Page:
The poll also finds that three-quarters of voters think the United States is weaker today than it was 10 years ago. Moreover, almost all consider the current economic and unemployment conditions a “crisis.”
The 74 percent that thinks the country is weaker today includes sizable majorities of Democrats (61 percent), Republicans (87 percent) and independents (78 percent). Overall, far fewer voters — about one in five — believes America is stronger than a decade ago (19 percent). Democrats (31 percent) are three times more likely than Republicans and independents to feel that way.
Fifty-seven percent of voters think life for the next generation of Americans will be worse than life today. That’s up significantly from 39 percent who thought so in 2002. Thirty-two percent think life will be better, down from 41 percent.
The poll is not simply a measure of confidence (or the lack thereof) in the U.S. economy; many of the poll questions concerned national-security issues such as President Obama’s handling of terrorism, the conflict in Afghanistan, and tensions with Iran.
The decline in confidence in national strength is all the more remarkable because it comes in the aftermath of a vast expansion of federal power in the aftermath of the terrorist attacks of September 11, 2001, and a U.S. military budget that now encompasses over 40 percent of global military spending, and 700 U.S. military bases in 120 nations.
When asked the question, “Compared to 10 years ago, do you think the country is stronger or weaker today?,” in the aftermath of two dozen questions on a wide variety of topics such as the economy, national defense, and healthcare, the nebulousness of the question certainly allows the person responding to the question a certainly latitude in defining national strength and weakness.
Whatever the personal criteria of those who were questioned, the response was a pessimism that crossed party lines: 61 percent of Democrats, 87 percent of Republicans and 78 percent of Independents agreement that the nation is weaker now than it was 10 years ago.
In the aftermath of the scientific poll, FOXNews is also soliciting responses in an unscientific poll. In response to the question, “A Fox News poll released on Friday finds that 57 percent of voters think the next generation of Americans will be worse off. What do you think is the main reason a majority of voters feel this way?,” respondents are given six possible responses:
- “Our country is sinking under a mountain of debt that we are leaving behind for our children.”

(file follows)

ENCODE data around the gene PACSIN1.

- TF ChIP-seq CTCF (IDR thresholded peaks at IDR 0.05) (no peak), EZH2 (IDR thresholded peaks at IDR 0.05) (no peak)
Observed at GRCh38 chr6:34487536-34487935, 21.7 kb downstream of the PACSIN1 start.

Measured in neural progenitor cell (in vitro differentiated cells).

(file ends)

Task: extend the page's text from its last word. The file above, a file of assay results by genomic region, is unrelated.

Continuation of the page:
- “I am very concerned about the leadership of our country. We are headed in the wrong direction.”
- “I think the new health care law will make things worse, not better, for the next generation of Americans.”
- “Our country has lost sight of the fundamental principles that led to the founding of this nation.”
- “The terrorist threat to our country is growing. It’s a dangerous world, and America is not getting safer.”
An unscientific poll does not purport to be broadly representative of public opinion, but it is interesting to note the responses of those who have chosen to reply to the offered options. As of this writing, 45 percent of respondents agreed with the statement, “Our country has lost sight of the fundamental principles that led to the founding of this nation.” Issues perceived to be “hot button” topics — the healthcare law and terrorism — received only four percent and one percent, respectively.
Given the arguably more “conservative” readership of materials available through FOXNews.com, it is quite interesting that those who felt motivated to reply to the question were vastly more likely to identify the nation’s problems as a fundamental abandonment of the principles of the Founding Fathers — even the issue of the federal deficit gathered a mere 23 percent, by comparison.
In short, the scientific poll demonstrates that a clear majority of Americans believe their nation to be in decline, and the unscientific poll is trending toward identifying the cause of that decline to be based in an abandonment of fundamental principles that led to the founding of this nation. Among the questions that remain at this point are: Do the nation’s leaders — Republican and Democrat — understand this sentiment? Are they going to address these concerns?